A photo of a healthcare professional in a blood test department (Phlebotomy).

Macmillan’s future: How could we support genetic testing in communities? 

Published: 09 April 2024
A positive result on a genetic risk test can be life-changing, and for people in some communities, can even be considered taboo. Gabrielle Cohen has worked at The Christie NHS Foundation Trust since 2017 with a specialism in genomics. 

As we continue our journey to transform Macmillan, Gabrielle considers what role Macmillan could play in supporting different communities to access genetic testing in the future. 
Photo of Gabrielle. She is looking at the camera and smiling. Gabrielle Cohen has worked at The Christie NHS Foundation Trust since 2017 with a specialism in genomics.

Gabrielle Cohen Specialist Nurse at the Christie NHS Foundation Trust

What is genetic testing?

Genetic testing finds changes in genes that could cause health problems in the future. It's also used during the diagnosis of rare and inherited health conditions and some cancers. You could be offered genetic testing if you have a health condition, including cancer, that is likely to be linked to an inherited gene change, also referred to as a gene variant. You may also be offered a test if you have a close blood relative who had a genetic test that found an inherited gene variant, meaning family members have a higher-than-average risk of developing a certain type or types of cancer.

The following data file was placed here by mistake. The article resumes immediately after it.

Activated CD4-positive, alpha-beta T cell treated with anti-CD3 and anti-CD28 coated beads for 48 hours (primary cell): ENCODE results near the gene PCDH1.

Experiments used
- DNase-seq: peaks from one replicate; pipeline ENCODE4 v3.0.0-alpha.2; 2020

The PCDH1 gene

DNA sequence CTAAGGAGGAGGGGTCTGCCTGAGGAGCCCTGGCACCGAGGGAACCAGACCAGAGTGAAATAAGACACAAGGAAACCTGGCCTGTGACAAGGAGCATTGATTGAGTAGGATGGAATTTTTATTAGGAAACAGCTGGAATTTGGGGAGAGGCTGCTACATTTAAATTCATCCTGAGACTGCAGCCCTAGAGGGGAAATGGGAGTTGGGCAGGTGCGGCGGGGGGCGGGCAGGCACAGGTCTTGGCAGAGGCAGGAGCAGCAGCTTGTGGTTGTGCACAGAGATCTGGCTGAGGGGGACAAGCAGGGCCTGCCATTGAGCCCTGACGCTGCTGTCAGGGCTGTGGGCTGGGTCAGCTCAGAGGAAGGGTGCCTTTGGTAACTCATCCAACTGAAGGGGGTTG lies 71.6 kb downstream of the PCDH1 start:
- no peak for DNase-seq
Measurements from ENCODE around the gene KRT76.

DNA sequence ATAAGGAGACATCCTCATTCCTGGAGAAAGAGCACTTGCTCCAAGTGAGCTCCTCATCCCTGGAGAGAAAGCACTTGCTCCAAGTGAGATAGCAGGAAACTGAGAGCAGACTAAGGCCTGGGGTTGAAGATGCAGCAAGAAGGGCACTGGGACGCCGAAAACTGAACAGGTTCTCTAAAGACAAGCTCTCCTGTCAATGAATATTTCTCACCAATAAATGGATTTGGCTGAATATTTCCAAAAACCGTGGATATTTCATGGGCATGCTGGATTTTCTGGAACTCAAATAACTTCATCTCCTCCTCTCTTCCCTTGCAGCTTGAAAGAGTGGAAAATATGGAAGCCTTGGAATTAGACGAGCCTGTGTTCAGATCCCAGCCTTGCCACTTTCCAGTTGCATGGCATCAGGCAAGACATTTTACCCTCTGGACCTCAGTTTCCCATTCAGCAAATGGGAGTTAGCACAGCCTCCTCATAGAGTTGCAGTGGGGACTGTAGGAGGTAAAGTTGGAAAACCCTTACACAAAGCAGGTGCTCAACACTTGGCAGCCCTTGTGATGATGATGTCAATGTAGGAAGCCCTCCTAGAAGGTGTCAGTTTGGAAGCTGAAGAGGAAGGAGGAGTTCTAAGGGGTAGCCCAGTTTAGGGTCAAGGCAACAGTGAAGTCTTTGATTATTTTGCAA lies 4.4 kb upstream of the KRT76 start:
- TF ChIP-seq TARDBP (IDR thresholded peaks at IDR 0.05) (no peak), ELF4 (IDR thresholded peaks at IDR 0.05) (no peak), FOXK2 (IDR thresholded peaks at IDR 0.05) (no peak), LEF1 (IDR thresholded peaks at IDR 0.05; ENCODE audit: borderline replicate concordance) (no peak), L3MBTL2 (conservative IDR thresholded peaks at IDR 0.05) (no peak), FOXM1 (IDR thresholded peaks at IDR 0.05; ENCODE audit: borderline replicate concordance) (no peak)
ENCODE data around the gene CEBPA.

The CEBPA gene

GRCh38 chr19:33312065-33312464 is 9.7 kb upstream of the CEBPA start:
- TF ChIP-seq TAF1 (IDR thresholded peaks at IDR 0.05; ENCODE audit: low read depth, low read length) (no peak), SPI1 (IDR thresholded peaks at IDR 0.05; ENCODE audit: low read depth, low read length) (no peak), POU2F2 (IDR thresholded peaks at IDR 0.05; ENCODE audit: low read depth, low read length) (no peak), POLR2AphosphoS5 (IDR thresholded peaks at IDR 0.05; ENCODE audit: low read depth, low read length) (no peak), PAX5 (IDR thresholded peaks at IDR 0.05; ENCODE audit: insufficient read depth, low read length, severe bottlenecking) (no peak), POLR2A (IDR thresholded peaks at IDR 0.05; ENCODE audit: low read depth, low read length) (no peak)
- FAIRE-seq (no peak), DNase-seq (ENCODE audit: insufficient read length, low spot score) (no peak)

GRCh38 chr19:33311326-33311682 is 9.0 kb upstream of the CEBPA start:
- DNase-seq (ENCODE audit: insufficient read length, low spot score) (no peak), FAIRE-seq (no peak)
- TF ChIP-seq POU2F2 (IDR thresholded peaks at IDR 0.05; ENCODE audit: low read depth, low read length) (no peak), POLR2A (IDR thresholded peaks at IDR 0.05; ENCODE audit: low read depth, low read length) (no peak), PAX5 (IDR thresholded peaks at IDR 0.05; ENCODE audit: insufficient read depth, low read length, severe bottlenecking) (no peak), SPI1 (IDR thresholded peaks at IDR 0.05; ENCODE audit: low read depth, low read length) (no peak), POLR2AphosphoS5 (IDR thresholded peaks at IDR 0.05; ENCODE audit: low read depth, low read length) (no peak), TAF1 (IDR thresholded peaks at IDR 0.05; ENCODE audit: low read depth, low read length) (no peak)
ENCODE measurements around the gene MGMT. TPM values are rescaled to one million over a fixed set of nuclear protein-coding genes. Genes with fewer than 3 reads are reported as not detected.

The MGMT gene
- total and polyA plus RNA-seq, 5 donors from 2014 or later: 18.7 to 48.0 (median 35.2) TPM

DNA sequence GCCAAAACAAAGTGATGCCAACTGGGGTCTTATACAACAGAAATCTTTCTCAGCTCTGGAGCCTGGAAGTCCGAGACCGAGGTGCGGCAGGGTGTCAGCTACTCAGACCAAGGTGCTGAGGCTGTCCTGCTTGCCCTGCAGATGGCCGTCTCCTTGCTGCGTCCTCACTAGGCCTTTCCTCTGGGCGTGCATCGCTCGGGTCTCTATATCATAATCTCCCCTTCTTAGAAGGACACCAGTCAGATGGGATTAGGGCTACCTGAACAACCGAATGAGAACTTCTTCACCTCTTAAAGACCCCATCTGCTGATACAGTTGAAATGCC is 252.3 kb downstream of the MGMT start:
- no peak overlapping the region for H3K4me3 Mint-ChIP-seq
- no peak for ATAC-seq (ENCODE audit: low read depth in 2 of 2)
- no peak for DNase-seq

Having more information about genetic risk can support people in making better lifestyle choices and planning for the future. Being aware of your increased risk can also enable you to get support and consider regular screening, risk-reducing surgery or medication to help lower your risk. 

But it’s not as simple as saying genetic testing is a good thing. Some patients will worry about the implications of a genetic test result on their wider family. This is why it’s important for people to be supported to make the right choices for them. 

Genetic testing in communities

Through my work, I’m really aware that some communities are more susceptible to inherited diseases than others, making genetic testing even more important. For example, Black men have a 1 in 4 risk of being diagnosed with prostate cancer1. Familial adenomatous polyposis (FAP) is another is a rare condition that can run in families. If not treated, FAP causes a high risk of bowel cancer. 

On a more a more personal level, as a Modern Orthodox Jew I’m really aware that people of Jewish descent are up to six times more likely to have a fault in the BRCA gene than the general population, leaving them at higher risk of certain cancers, including breast, ovarian, prostate, and pancreatic cancer2. According to the BRCA testing programme, the statistics are around 1 in 40 if you are an Ashkenazi Jew or 1 in 140 if you are a Sephardi Jew. This is compared to 1 in 250 if you are a member of the general population3.

What can be done to support the Jewish community?